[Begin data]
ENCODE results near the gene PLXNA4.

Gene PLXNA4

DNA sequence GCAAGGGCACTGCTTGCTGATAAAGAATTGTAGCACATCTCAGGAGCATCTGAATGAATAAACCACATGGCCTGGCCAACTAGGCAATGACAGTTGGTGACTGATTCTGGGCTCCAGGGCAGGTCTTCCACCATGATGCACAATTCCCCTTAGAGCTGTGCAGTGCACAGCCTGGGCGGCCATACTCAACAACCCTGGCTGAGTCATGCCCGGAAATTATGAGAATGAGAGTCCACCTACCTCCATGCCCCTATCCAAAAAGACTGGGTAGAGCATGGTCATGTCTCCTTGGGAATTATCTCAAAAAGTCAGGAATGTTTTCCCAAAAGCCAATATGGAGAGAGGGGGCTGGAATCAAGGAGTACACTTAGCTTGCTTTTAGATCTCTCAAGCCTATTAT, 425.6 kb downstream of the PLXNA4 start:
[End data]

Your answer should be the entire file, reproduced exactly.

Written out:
ENCODE results near the gene PLXNA4.

Gene PLXNA4

DNA sequence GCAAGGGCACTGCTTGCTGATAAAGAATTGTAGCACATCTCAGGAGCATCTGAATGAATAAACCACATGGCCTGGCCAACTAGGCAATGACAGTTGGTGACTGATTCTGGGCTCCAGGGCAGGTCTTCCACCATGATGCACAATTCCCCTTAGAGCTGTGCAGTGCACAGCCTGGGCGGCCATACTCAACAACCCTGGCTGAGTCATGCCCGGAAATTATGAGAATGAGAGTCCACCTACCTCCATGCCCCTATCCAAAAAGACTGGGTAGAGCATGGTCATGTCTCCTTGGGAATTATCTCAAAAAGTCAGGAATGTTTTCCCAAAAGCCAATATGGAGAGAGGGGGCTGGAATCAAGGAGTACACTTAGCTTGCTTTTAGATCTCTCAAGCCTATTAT, 425.6 kb downstream of the PLXNA4 start: